Is it true that you can always tell a man’s character by his shoes?
I read a stat that it takes seven seconds to create your first impression on someone, and shoes play a big part in that. For a job interview you should wear a leather Derby with a suit no matter what.
Edward Green leather Dover Derby shoes, £950, buy on mrporter.com
And for a first date?
A low-key, premium pair of sneakers like Maison Margiela or Balenciaga.
Maison Margiela leather replica sneakers, £375, buy on mrporter.com
To meet the parents?
A pair of brown brogues.
What is the best way to buy a shoe?
I try to stick to a “one in one out” policy, but that’s hard. Obviously you have to take fit and comfort into account, if the shoe is not comfortable you won’t wear it. But the most important thing is buying for the occasion.
What’s a common mistake men make when buying shoes?
Buying for the price. They will buy what they think they can afford and might wear it for 12 months. But if they would look at a hand-made shoe from Tricker’s or Church’s or Edward Green – it’s an investment, a shoe for life. People might be put off by the price tag, but it’s important to understand the upper will last forever. They are worth every penny.
A lot is made these days of the technical elements of footwear…
Some sneakers could be perceived as gimmicky and marketing-led, but I think people see through that. About four years ago, Adidas launched Boost technology. Initially it was running technology, but it has translated into the lifestyle market because of the aesthetics and the comfort. Nike is king of innovation. It launched Flyknit, a woven upper that moulds itself to your foot. It was born from sports performance technology, but people now wear it every day for the comfort factor. Some may see it as a gimmick, but they are two stand-out things that are highly technical and really functional. They sell out as soon as we upload them, in a matter of minutes.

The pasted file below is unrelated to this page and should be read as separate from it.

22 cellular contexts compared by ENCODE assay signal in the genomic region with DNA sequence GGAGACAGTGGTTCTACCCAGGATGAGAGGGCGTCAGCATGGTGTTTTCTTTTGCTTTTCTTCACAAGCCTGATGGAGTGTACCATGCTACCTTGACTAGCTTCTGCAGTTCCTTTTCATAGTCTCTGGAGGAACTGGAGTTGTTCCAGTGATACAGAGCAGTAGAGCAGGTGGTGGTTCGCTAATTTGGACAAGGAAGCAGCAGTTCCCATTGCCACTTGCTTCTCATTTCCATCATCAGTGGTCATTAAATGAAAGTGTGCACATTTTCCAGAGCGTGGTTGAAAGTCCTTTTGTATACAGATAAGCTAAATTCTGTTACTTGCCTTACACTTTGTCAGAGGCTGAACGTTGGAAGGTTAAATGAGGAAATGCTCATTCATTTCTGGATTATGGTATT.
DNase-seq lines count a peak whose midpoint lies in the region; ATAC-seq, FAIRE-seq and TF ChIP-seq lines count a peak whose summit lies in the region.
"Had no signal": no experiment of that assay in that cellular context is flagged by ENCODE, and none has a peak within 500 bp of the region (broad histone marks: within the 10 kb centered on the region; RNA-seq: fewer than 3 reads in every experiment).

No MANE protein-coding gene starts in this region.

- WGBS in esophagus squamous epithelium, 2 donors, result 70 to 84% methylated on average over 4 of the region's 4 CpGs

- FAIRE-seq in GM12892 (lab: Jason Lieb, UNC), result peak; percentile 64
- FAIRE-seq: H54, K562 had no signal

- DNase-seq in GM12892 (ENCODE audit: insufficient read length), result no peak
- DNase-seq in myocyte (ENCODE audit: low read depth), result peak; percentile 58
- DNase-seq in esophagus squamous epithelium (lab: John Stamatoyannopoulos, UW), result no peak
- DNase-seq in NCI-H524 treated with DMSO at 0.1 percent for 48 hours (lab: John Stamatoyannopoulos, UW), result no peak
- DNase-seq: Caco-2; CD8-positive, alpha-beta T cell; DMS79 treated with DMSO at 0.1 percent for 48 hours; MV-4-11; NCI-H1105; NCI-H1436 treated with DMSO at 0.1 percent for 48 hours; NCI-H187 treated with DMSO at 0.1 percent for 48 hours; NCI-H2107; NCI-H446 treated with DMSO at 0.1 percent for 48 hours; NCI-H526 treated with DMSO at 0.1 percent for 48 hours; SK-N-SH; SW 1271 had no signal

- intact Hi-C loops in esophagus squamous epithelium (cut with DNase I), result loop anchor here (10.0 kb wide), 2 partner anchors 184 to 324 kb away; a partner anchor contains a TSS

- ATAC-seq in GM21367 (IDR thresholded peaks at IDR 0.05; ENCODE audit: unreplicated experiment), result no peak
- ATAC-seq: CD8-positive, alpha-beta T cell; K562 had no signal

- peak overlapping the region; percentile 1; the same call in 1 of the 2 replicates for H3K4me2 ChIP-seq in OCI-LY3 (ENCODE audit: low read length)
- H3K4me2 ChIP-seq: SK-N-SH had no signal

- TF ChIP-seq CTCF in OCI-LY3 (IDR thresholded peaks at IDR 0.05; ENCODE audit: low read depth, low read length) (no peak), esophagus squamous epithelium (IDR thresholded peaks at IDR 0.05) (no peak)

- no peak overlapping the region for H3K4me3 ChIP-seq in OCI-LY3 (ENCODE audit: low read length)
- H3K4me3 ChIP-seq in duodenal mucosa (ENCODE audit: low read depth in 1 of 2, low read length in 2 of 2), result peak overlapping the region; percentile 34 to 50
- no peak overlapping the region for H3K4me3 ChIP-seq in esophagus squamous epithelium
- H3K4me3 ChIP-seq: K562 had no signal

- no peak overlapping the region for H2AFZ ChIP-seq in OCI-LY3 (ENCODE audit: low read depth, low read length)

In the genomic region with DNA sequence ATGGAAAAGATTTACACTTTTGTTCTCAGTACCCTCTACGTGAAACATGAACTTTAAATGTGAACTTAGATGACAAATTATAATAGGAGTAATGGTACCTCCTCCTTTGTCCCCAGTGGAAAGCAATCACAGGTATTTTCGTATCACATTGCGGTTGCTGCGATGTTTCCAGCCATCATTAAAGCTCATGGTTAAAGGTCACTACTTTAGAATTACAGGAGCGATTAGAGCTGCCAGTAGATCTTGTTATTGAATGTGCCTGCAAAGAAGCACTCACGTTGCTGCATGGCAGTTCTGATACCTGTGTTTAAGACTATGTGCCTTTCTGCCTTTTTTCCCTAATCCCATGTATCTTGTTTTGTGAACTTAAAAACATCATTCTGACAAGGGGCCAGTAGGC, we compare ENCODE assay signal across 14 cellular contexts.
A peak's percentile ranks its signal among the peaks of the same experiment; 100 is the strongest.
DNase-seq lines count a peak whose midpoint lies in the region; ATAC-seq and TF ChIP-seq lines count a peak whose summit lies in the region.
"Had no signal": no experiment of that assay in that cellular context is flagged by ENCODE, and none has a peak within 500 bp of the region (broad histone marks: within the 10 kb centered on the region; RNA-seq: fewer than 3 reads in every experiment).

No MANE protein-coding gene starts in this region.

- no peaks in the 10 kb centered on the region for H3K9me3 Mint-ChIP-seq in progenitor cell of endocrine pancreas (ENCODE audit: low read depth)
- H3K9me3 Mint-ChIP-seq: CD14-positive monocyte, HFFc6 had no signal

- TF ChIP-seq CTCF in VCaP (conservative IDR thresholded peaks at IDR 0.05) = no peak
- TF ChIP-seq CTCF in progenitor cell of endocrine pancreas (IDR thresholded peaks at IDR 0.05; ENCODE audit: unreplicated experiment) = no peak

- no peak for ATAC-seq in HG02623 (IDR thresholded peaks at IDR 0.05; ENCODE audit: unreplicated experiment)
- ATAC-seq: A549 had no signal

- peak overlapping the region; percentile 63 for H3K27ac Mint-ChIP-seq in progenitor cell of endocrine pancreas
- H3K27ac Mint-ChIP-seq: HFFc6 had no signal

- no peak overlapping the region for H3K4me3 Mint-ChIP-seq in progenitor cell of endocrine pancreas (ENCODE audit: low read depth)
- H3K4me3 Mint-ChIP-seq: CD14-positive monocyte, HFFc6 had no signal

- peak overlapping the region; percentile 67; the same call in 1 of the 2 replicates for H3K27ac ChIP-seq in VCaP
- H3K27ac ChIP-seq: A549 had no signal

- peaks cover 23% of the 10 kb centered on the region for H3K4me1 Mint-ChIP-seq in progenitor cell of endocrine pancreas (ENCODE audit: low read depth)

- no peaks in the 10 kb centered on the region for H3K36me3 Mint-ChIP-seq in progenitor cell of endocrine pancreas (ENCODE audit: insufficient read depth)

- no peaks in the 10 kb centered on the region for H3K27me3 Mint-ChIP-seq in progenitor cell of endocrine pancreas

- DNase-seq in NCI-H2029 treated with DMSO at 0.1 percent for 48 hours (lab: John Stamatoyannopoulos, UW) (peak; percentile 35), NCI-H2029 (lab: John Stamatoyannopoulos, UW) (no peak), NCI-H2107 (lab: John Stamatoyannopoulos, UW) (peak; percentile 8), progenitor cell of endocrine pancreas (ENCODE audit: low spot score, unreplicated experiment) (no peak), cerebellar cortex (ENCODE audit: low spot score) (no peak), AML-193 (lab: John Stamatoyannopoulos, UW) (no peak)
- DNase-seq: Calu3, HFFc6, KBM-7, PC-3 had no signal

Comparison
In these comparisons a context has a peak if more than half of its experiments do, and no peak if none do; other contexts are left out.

What shoe is kinder to the average foot?
A definite trend for Winter ’16 is “sensible” shoes, with that rounder toe, and they’re more suited to the general population, whereas a tight, pointed-toe shoe will not suit everyone.
Do you look after your shoes?
I try to rotate them, and not wear the same pair two days on the run. It can be tricky though, especially if you have your favourites.
Consumer research shows that the average man owns nine pairs of shoes…
Nine seems quite conservative to me…
And could all nine be sneakers or should men own a variety?
Common Projects leather Achilles retro sneakers, £265, buy on mrporter.com
They might own a clean white sneaker, a more sophisticated sneaker, a black Oxford, a classic Chelsea boot, a classic plain-toed Derby, a driving shoe – Tod’s is the go-to brand – and a slip-on penny loafer, JM Weston is the most iconic. Then you will need a work boot, and a sandal, they are the overarching categories that men should own or consider owning.
John Lobb suede Lawry Chelsea boots, £1,120, buy on mrporter.com
Have you always been obsessed with shoes?
I’ve had a love of shoes as far back as I can remember. I played a lot of football throughout my childhood until I was 17. This was when all boots were black and white, so there wasn’t that much difference visually. I would always look at who wore what and what different shoes could do. I was signed at Man City, things didn’t work out, but I still play and that’s where my passion for footwear came from.
Can you trace your life story in terms of football boots?
When I was nine the Puma King was the boot to have, then Umbro introduced the Speciali, which had this wishbone on the sole, which made the sole really flexible. I begged my parents for that boot for so long that they agreed to buy it for me for Christmas. They were made out of kangaroo leather, and were £80, quite expensive back then. When I was 11 or 12, Adidas introduced the Predator – Beckham, Zidane, any global footballer wore Adidas Predators. I think I have owned every single pair of Predators.
Do you still have them?
I wish I did, they’d be worth a lot of money now.
How have your footwear tastes evolved over time?
My appreciation of hard shoes has grown tenfold since I started going to factories and seeing the true craftsmanship that goes into them.
Finally, what is a big shoe no-no for you?
I would never wear a brown shoe with a black suit.
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Bridget was a freelance journalist who contributed features to the print edition of Coach in 2016.